MANGA REVIEW | Incomplete "Cutie Honey" Spinoff Still Goes A Long Way
It's a team-up of two of the most famous names in both the anime and manga realm: the iconic Go Nagai (Devilman, Mazinger Z) and the beloved Hideaki Anno (Evangelion, Shin Godzilla). Some may recall that back in 2004, Anno directed an adaptation of Nagai's classic (and possibly first) magical girl Cutie Honey, and while the reception to it might have been lukewarm, it did serve as one of the better manga-to-live-action adaptations of its time. What some people might not know is that the duo also crafted a new manga retelling of Cutie Honey a year earlier, one that harkens to Nagai's techniques in over-the-top action and comedy and Anno's character-building. That series was dubbed Cutie Honey a Go Go!, which finally found its way to our shores.
With art and co-story-writing by Shimpei Itoh (Hyper Doll, Taisho Baseball Girls), Cutey Honey a Go Go! showcases some differences from the original. Cutie's best friend Ako Natsuki has gone from being the kindhearted classmate to a balls-to-the-wall chain-smoking investigator for Tokyo's Public Security Intelligence. After a declaration of death from Panther Claw leader Sister Jill, the city is hit with a monster attack in the form of Batfly Claw. It's Cutey Honey to the rescue when things become dire, wreaking as much havoc as her foe with powerful blade in tow. However, things become more hectic for Ako when she has nosy reporter in the form of Hayami Seiji hounding her, which winds up being both a blessing and a curse when it comes to figuring out who Cutie and Sister Jill are.
From there's Ako and the PSI find themselves digger a much dangerous hole for themselves, as other minions from Panther Claw sink their fangs into their surroundings. What's more, the rough-around-the-edges inspector winds up becoming Honey's babysitter, much to her dismay. As the attacks become larger and more violent, various clues to the origins of Panther Claw are revealed, with a big discovery that could affect Honey, Ako, and possibly the world. With little else to turn, Ako and Honey go incognito as student and teacher at St. Chapel Academy, where things aren't as they seem.
What I like most about Cutie Honey a Go Go! is how it throws you right into the midst of action after the first couple of pages. With a loud bang, the chaotic intentions of Panther Claw kick off with a piling of mass confusion and hysteria. When Cutie Honey makes her grand entrance, it's not with just style, but a slice a badassery that's more akin to Nagai's Violence Jack. At first, the battles seem comical in its presentation, with characters getting minor scratches. It's when Cutie literally cuts an enemy like sliced roast beef when the shock value turns for the jaw-dropping reaction. Heads are lopped off, people are sliced in half, and officers get impaled by flying scissors.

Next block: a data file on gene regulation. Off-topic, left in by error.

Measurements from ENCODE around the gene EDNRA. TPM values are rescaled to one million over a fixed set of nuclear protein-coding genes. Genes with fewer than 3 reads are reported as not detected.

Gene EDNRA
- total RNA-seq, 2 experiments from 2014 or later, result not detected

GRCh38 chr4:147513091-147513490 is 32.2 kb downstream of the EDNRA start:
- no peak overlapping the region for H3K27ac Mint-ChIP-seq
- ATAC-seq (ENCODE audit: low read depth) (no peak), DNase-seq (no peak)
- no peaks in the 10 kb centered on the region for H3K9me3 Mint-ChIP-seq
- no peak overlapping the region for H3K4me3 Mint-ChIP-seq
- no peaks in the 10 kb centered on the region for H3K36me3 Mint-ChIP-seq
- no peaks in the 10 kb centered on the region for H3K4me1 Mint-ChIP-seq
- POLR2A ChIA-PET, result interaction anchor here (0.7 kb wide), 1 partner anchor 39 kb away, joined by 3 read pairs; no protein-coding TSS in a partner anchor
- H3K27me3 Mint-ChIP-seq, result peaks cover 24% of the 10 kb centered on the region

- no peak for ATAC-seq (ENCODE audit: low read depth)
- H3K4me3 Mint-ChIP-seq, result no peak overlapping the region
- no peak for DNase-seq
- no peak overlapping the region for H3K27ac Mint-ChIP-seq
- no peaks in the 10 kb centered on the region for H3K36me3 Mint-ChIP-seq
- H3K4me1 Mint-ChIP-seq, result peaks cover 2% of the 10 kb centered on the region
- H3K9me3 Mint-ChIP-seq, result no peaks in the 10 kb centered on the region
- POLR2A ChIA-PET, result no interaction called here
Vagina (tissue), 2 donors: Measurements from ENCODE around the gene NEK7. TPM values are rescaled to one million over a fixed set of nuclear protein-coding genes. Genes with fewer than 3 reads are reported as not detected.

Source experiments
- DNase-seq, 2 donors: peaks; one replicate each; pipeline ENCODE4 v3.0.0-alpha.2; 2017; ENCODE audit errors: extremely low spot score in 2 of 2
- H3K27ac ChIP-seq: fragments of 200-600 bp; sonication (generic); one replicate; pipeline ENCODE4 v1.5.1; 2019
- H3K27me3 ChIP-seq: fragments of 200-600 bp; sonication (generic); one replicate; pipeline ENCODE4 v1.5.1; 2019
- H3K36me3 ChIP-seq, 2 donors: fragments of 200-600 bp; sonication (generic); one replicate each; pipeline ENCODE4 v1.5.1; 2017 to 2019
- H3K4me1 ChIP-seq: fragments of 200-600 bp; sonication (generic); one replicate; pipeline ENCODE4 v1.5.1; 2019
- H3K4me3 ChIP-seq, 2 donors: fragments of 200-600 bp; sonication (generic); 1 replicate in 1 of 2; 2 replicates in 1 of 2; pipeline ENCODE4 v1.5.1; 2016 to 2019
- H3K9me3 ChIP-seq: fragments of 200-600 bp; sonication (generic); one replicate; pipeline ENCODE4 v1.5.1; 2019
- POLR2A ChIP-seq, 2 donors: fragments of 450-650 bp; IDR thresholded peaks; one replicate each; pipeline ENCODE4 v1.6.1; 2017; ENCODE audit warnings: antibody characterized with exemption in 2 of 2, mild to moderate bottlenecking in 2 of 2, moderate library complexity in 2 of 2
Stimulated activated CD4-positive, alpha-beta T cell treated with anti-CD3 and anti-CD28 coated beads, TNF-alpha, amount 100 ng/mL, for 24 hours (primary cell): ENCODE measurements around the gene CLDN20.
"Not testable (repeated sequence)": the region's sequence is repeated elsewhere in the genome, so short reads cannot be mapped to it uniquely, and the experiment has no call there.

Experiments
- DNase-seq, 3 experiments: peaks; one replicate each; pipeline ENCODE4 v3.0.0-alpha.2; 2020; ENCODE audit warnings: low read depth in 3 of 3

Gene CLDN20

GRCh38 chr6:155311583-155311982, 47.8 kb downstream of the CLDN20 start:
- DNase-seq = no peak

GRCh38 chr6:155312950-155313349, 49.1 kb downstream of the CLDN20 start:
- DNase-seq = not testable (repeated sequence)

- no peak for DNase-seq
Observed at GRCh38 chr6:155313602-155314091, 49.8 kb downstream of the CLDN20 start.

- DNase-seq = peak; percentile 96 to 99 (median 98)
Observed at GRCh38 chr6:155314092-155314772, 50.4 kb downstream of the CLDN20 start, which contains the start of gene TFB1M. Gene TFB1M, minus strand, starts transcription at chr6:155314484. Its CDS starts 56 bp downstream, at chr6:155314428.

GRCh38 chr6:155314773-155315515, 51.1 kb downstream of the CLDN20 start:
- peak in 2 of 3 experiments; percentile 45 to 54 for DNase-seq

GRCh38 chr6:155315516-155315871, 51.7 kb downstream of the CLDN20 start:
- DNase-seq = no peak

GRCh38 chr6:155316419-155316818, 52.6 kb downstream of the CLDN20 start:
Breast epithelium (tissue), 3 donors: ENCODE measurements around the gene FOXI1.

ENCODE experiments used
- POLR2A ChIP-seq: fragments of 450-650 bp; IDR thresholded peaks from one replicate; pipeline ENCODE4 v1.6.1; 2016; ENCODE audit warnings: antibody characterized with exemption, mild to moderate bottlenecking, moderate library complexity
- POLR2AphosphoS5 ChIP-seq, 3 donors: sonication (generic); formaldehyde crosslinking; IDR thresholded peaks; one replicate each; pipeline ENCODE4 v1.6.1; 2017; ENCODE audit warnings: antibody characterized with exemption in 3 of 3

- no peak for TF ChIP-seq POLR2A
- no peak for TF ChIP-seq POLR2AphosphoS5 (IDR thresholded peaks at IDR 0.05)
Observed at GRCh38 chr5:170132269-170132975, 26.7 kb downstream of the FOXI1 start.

Of course, it's not a Go Nagai property without some humor thrown in. Teetering between perverted and just plain goofy, the comedy presented in this Cutie Honey adaptation does not hold back when it wants to get a laugh from its reader. Whether it's Cutie's eating habits, the insane outfits the Panther Claw villains wear, or Ako's seemingly low-tempered mannerisms, there's a big dose of funny bone-tantalizing entertainment that's packed in this omnibus collection. It's actually surprising how well both Anno and Itoh mirror the style of Nagai, to the point where it feels like it's straight from the horse's mouth himself.
Even with the oft-kilter action and zany comedy, Cutie Honey a Go Go! still finds space to fit in some deep character development. You get a great understanding of Cutie's bond with her creator Dr. Kisaragi, and why she is more human than android. Even when things seemingly turn sour and Cutie appears to lose her way, it's the words from the wise Doctor that both keep her at bay and focused on the task at hand. Although the dramatic aspects aren't as heavily dealt as the comedy and action, Itoh and Anno still manage to find its way into the hearts of their readers.
Also wonderful is Itoh's choice in art style. As this manga was released in 2003, the characters still have that very late-90's look to their appearance. Despite its early 70's origins, the attitude and vibe of this Cutie Honey adaptation feels more aligned with that of late 80's/early 90's anime and OVAs. (Mad Bull 34 and Battle Royale High School came directly to mind when I first glanced at the characters and their reactions.) It's when the action takes over when Itoh's talents are truly shown, as every punch, kick, slice, and explosion is captured with both fantastic detail and eye-popping personality.
Now for the downside: just when the final act is about to be kicked off, the manga meets its end. Due to the higher-ups in publishing, Itoh was forced to end the spinoff at the tenth chapter, thereby leaving the readers without a Sister Jill/Cutie Honey showdown. It's a bit of an out-of-nowhere thorn in one's side to see it cut off like that, as the action was just about to reach high octane levels of insanity. (Those interested in how it ends can watch Anno's live-action adaptation, that is if you can find a long out-of-print copy of it.)
Nevertheless, despite its inconclusive means of wrapping it up, Cutie Honey a Go Go! is still a thrilling read. Even with it clocking at nearly 400 pages, Itoh and Anno's adaptation of Nagai's iconic magical girl is a page-turner that you'd find hard to put down. With its blend of action, comedy, and character-driven drama, this is one retelling of Cutie Honey that's true to its original in both soul and I-system.
Promotional consideration provided by Lianne Sentar of Seven Seas Entertainment